However, with the increase in the number of shareholders a private company may have before it will be required to file with the SEC (increased from 500 to 2,000), there may also be increased opportunity for companies to remain private and raise additional capital. This could also provide an avenue for public companies that are currently below this threshold to exit the public markets.
What challenges of becoming a publicly traded company are not addressed by the JOBS Act?
An EGC needs to understand that even though there is a reduced cost burden of going public, it is still an expensive process. And, once the company has gone public, there is an increase in the cost and oversight related to being public.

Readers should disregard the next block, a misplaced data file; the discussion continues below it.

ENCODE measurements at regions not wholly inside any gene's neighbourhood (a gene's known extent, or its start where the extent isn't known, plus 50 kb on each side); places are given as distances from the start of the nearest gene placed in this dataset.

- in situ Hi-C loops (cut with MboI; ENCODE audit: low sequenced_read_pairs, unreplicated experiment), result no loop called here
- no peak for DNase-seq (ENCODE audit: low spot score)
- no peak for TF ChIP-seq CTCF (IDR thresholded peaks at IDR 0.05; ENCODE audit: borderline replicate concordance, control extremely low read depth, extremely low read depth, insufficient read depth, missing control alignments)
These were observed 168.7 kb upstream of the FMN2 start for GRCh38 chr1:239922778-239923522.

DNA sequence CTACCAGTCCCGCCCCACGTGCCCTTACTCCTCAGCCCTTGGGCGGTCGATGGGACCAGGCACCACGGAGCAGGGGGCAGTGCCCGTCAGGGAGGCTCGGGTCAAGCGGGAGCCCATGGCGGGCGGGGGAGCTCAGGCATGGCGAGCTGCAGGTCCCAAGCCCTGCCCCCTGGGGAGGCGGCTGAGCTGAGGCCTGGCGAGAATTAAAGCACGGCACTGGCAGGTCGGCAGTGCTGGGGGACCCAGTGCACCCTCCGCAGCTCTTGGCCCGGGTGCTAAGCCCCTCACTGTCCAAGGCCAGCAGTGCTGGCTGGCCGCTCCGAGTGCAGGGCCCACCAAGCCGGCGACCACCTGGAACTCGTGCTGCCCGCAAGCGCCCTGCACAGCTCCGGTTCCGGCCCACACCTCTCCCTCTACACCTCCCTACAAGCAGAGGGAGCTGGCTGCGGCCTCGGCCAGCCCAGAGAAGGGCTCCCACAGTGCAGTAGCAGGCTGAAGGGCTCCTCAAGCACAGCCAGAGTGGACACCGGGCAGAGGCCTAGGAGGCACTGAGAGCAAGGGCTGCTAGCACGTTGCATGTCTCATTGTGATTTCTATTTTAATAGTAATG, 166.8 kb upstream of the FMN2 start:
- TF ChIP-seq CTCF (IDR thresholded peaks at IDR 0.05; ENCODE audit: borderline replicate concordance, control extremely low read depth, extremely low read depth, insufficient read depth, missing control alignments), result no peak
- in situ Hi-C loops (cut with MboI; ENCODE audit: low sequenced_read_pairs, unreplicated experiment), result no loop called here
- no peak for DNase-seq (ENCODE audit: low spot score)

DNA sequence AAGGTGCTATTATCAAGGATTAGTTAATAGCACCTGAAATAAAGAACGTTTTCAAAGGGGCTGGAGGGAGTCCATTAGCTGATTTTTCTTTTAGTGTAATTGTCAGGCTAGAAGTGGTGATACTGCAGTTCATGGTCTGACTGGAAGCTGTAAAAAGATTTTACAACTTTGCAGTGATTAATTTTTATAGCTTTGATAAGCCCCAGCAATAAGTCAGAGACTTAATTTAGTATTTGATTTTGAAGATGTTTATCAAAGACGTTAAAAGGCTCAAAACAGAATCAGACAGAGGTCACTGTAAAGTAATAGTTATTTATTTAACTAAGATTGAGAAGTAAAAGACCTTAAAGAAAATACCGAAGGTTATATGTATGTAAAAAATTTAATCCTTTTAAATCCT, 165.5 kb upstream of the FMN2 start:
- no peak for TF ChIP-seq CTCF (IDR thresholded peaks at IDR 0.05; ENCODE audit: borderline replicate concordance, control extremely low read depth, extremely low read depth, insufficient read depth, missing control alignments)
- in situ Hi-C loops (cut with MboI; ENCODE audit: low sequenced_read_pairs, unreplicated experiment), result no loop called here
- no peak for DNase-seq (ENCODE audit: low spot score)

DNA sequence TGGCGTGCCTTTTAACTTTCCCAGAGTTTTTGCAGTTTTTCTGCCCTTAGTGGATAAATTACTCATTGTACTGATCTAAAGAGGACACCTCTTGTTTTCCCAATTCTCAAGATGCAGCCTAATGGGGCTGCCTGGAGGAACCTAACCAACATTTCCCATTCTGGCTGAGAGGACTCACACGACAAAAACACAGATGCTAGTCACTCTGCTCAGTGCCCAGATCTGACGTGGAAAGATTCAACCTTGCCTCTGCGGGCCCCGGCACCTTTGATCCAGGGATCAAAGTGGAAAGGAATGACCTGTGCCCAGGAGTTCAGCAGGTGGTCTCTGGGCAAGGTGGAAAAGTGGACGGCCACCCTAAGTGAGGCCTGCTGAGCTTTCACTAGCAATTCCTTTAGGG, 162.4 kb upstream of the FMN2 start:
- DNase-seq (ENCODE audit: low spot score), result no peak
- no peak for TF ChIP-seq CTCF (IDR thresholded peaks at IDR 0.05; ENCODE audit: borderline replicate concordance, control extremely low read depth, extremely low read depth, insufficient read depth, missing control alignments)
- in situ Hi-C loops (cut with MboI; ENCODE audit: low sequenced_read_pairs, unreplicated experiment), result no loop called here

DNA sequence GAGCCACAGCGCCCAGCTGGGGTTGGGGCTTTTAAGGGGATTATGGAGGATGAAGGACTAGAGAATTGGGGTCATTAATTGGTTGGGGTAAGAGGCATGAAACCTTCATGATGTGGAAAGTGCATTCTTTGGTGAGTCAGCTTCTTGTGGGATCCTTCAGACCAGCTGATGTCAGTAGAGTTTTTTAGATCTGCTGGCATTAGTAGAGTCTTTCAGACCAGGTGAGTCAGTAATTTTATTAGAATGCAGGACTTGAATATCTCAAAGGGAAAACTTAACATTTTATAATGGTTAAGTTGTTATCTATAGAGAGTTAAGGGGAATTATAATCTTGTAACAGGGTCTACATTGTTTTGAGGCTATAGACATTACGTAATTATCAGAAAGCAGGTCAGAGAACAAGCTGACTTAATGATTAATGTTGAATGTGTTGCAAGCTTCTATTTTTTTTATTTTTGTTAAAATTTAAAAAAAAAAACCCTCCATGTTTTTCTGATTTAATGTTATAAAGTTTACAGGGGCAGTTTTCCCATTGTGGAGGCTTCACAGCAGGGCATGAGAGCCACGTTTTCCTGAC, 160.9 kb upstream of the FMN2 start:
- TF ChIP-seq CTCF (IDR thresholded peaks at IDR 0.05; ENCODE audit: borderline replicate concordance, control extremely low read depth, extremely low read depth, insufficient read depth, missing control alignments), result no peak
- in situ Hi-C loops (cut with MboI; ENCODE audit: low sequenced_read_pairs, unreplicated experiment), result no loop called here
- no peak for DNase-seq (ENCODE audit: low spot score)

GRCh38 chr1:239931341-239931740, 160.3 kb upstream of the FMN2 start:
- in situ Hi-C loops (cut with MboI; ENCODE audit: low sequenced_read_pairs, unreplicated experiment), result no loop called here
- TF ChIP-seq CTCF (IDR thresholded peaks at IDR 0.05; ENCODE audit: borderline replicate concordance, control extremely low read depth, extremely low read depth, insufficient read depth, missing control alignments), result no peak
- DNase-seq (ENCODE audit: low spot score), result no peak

Companies also need to consider whether going public is really the right decision for them. Just because the JOBS Act simplifies the process, does not mean that companies should move forward. Companies should consider the following questions: Do you have the organizational structure in place? Do you have the right personnel? Do you have the ability to do the necessary reporting? Are you organizationally ‘publicly fit?’
Finally, make sure you have the right partners in place — aligning with the right accounting and advisory firm and the right legal counsel is critical to a successful entrance into the public markets.
Dale Jensen, CPA, CFE, is the partner-in-charge of the SEC practice group at Weaver. Reach him at Dale.Jensen@WeaverLLP.com.